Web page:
Thursday, July 03, 2014

A.S. Haley: From the President on down, the Left Can’t Understand Hobby Lobby

July 1, 2014

...But Hobby Lobby was not a decision under the Constitution; the First Amendment had nothing to do with it. It applied the Religious Freedom Restoration Act (RFRA), a statute passed by Congress almost unanimously and signed into law by then-President Bill Clinton, to invalidate a mandate issued by the Executive branch under a putative authorization from Congress in the Patient Protection and  Affordable Care Act (Obamacare). The RFRA requires government, in enacting a law or policy of general application, to select the alternative that imposes the least burden upon religious freedom.

Obamacare itself did not require employers to offer insurance coverage for contraceptive measures. It simply used broader language (“preventive care and screenings”), which the Health and Human Services Agency under President Obama interpreted as including contraception and abortion services. (Yes, Virginia, our enlightened society views the killing of fetuses both inside and outside the womb as “preventive care.” And not only that, but all women are entitled to have such “preventive care” for free, just by virtue of their having wombs.)

The Court’s majority decision turned upon an analysis that showed there were other, less burdensome alternatives available to the government than requiring all corporate employers to make contraceptive and abortion coverage available to their employees. To accommodate employers such as Hobby Lobby, with their strongly held religious beliefs against terminating life once it has begun, the government could simply have extended the exemption it gave already to religious non-profit organizations.  Or it could have subsidized such coverage through payments and credits to insurers.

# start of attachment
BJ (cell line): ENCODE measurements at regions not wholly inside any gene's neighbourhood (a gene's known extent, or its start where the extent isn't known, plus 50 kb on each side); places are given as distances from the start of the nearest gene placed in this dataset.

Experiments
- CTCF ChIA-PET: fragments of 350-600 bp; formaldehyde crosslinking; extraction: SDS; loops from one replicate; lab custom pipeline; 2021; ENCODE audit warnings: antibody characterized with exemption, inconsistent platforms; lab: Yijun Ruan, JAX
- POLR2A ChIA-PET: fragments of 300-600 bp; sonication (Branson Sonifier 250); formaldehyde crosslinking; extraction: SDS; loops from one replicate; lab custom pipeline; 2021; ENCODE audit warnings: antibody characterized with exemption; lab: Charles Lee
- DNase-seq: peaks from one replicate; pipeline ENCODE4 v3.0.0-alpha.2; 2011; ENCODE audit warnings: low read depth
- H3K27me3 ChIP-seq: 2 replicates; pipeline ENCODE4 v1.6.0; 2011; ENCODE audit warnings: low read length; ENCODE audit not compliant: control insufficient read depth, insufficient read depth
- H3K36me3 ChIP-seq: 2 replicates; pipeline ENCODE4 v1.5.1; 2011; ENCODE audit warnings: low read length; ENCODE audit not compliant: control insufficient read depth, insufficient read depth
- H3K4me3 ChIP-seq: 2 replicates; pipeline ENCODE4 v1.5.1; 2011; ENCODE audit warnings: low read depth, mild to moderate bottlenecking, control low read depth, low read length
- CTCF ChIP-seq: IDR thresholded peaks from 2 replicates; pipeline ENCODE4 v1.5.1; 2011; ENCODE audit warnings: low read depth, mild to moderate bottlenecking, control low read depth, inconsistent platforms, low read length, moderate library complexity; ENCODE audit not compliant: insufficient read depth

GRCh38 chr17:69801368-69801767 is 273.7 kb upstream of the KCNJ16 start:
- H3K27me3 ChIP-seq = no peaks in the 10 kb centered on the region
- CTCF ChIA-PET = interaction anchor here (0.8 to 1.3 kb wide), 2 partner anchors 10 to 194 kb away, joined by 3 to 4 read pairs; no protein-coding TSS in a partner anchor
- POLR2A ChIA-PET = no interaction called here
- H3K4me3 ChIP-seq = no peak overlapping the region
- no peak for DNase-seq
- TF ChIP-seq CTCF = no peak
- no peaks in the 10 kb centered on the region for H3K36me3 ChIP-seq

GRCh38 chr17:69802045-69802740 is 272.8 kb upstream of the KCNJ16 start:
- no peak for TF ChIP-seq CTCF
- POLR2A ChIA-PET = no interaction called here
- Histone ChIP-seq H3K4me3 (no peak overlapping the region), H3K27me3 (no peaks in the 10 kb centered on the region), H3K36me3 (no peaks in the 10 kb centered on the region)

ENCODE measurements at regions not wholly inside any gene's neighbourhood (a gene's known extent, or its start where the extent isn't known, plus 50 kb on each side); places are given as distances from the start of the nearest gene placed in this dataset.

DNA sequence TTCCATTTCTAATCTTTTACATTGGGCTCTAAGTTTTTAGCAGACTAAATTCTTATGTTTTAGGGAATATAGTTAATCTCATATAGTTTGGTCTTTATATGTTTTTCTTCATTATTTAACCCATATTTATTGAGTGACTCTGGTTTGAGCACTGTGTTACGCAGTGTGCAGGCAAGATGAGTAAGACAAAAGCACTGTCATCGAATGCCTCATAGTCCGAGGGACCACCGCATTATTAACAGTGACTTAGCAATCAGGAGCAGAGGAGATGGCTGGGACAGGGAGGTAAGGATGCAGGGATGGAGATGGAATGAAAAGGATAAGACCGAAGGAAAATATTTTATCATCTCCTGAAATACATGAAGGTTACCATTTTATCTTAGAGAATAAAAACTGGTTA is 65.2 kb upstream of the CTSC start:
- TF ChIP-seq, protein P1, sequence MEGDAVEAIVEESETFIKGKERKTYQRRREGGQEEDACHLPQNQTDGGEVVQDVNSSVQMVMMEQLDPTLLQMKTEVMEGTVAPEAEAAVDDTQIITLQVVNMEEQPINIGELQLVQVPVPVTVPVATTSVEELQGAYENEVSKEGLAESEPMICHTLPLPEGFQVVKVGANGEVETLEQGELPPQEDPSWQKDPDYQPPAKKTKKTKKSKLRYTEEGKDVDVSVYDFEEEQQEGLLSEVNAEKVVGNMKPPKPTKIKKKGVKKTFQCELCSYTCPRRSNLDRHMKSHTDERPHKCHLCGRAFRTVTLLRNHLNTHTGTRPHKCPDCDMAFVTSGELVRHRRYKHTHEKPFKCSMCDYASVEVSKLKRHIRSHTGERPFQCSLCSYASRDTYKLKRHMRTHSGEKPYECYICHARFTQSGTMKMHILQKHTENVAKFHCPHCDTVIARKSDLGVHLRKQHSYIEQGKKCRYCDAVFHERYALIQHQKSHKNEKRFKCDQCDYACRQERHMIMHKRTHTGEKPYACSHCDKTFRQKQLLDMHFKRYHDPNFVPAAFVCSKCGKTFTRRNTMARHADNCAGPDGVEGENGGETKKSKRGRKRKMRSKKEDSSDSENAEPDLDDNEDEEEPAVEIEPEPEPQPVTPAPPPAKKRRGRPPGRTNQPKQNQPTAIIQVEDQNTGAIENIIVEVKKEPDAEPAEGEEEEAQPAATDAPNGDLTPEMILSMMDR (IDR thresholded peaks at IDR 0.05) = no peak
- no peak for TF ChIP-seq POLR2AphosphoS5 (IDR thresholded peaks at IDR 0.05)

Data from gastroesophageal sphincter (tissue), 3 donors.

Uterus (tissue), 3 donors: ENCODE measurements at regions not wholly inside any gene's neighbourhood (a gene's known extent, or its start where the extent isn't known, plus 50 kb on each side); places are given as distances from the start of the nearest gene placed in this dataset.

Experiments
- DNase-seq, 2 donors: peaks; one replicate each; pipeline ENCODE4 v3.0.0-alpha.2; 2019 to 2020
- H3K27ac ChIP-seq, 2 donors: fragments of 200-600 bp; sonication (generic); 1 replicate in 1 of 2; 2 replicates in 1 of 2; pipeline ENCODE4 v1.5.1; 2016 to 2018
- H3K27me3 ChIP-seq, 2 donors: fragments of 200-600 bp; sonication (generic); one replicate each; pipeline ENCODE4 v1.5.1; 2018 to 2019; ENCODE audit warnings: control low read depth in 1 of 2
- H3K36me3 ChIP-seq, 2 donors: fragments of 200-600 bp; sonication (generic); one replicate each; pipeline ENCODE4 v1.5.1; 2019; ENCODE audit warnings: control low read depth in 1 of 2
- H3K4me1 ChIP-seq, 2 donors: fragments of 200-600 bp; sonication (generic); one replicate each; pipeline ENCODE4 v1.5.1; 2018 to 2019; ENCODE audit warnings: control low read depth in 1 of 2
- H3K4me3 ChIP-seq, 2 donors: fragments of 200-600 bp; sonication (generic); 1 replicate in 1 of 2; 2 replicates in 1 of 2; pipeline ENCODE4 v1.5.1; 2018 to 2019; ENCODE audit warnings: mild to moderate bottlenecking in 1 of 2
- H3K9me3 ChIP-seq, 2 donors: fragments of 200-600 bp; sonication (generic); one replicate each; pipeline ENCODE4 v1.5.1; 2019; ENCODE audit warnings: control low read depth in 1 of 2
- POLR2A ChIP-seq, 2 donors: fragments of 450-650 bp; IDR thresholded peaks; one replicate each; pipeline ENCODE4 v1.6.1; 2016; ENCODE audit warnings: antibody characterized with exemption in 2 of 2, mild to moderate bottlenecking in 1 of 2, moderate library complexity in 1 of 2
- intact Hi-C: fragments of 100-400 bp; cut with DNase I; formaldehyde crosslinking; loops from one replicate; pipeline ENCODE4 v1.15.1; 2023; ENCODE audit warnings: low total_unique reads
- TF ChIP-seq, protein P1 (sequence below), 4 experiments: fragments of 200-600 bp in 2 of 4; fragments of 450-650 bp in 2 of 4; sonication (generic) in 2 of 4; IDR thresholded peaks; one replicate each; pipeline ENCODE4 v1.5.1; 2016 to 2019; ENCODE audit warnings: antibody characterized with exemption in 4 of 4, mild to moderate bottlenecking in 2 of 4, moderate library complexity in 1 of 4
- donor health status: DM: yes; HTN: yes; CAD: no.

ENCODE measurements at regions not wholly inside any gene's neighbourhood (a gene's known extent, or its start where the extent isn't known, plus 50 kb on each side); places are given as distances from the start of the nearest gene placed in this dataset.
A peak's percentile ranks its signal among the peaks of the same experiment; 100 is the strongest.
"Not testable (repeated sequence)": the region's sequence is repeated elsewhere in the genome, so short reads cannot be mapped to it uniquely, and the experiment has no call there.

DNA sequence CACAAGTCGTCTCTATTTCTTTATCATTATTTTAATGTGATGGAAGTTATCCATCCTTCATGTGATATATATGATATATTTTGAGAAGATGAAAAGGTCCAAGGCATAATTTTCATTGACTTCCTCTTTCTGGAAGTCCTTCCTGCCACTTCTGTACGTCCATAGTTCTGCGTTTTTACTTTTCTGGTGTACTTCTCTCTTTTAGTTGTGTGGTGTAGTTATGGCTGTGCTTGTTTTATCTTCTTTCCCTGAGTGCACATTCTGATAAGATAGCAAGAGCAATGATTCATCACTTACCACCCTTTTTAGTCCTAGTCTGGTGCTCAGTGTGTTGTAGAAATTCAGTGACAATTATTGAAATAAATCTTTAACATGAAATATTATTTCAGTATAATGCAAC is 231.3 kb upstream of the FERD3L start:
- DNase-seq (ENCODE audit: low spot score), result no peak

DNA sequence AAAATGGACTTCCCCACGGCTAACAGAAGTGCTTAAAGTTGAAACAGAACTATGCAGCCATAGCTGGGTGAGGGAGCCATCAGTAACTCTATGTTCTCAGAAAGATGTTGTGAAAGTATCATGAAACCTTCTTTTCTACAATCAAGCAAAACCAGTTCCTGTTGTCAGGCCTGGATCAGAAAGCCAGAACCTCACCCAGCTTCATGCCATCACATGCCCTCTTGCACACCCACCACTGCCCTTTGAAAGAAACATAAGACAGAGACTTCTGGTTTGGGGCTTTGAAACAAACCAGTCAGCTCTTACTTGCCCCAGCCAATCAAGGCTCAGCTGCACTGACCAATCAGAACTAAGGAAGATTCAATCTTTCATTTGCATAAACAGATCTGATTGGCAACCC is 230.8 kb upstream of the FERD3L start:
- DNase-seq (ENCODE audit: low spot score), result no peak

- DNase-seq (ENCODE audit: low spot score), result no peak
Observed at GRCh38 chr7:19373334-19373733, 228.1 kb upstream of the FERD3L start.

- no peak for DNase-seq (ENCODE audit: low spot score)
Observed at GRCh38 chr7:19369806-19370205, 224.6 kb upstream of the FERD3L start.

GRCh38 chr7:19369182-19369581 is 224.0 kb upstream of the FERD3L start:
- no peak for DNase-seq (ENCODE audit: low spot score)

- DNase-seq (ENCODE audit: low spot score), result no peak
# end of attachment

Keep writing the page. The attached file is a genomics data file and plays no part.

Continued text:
The availability of these less burdensome alternatives meant that the HHS regulations in this instance did not satisfy the requirements of RFRA. End of story; end of decision. As I said, the Court nowhere invoked the First Amendment or the Constitution... the rest

Hobby Lobby Beat the Contraception Mandate but the Nuns May Not  ...So when those cases reach the Supreme Court, why wouldn’t the Little Sisters eventually receive the same treatment, or even greater deference, than a corporation like Hobby Lobby or Conestoga Wood Specialties, its Mennonite-owned co-plaintiff?
The key difference is that the Health and Human Services Department (HHS) has already offered an accommodation to faith-based nonprofits that allows them to sign a waiver giving a third-party administrator permission to take care of the birth control coverage, with no further involvement by the religious group.
The Little Sisters and others argue that even signing such a waiver entangles them in something they view as morally objectionable. (Hobby Lobby and other plaintiffs do not object to contraception per se but are concerned about what they say is mandated coverage of abortion-causing drugs.)...


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